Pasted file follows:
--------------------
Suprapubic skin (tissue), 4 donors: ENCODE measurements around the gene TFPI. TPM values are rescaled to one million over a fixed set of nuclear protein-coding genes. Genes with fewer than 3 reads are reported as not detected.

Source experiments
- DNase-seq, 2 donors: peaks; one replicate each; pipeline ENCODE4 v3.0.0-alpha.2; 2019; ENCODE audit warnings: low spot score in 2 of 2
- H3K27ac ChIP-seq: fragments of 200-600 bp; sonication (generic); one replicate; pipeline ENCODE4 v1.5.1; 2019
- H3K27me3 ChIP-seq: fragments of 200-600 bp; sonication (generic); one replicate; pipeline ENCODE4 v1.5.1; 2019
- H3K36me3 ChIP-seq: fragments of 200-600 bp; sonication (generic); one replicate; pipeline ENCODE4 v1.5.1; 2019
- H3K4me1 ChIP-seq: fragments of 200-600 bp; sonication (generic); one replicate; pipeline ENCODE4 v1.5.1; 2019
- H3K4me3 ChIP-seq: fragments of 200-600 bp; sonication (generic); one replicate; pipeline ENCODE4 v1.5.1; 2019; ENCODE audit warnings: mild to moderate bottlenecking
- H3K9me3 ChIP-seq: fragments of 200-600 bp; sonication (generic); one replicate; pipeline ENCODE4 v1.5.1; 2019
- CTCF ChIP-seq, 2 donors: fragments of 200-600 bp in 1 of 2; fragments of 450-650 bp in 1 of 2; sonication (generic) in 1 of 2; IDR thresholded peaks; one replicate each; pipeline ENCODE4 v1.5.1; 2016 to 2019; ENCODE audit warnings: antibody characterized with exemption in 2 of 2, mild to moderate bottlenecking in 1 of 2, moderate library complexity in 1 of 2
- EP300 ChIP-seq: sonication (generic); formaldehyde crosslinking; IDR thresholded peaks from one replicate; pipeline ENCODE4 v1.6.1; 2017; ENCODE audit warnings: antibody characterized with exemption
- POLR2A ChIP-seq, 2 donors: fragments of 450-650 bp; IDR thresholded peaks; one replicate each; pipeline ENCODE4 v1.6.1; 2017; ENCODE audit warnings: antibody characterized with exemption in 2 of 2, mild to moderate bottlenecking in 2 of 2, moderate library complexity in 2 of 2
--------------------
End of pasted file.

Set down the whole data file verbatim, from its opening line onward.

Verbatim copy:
Suprapubic skin (tissue), 4 donors: ENCODE measurements around the gene TFPI. TPM values are rescaled to one million over a fixed set of nuclear protein-coding genes. Genes with fewer than 3 reads are reported as not detected.

Source experiments
- DNase-seq, 2 donors: peaks; one replicate each; pipeline ENCODE4 v3.0.0-alpha.2; 2019; ENCODE audit warnings: low spot score in 2 of 2
- H3K27ac ChIP-seq: fragments of 200-600 bp; sonication (generic); one replicate; pipeline ENCODE4 v1.5.1; 2019
- H3K27me3 ChIP-seq: fragments of 200-600 bp; sonication (generic); one replicate; pipeline ENCODE4 v1.5.1; 2019
- H3K36me3 ChIP-seq: fragments of 200-600 bp; sonication (generic); one replicate; pipeline ENCODE4 v1.5.1; 2019
- H3K4me1 ChIP-seq: fragments of 200-600 bp; sonication (generic); one replicate; pipeline ENCODE4 v1.5.1; 2019
- H3K4me3 ChIP-seq: fragments of 200-600 bp; sonication (generic); one replicate; pipeline ENCODE4 v1.5.1; 2019; ENCODE audit warnings: mild to moderate bottlenecking
- H3K9me3 ChIP-seq: fragments of 200-600 bp; sonication (generic); one replicate; pipeline ENCODE4 v1.5.1; 2019
- CTCF ChIP-seq, 2 donors: fragments of 200-600 bp in 1 of 2; fragments of 450-650 bp in 1 of 2; sonication (generic) in 1 of 2; IDR thresholded peaks; one replicate each; pipeline ENCODE4 v1.5.1; 2016 to 2019; ENCODE audit warnings: antibody characterized with exemption in 2 of 2, mild to moderate bottlenecking in 1 of 2, moderate library complexity in 1 of 2
- EP300 ChIP-seq: sonication (generic); formaldehyde crosslinking; IDR thresholded peaks from one replicate; pipeline ENCODE4 v1.6.1; 2017; ENCODE audit warnings: antibody characterized with exemption
- POLR2A ChIP-seq, 2 donors: fragments of 450-650 bp; IDR thresholded peaks; one replicate each; pipeline ENCODE4 v1.6.1; 2017; ENCODE audit warnings: antibody characterized with exemption in 2 of 2, mild to moderate bottlenecking in 2 of 2, moderate library complexity in 2 of 2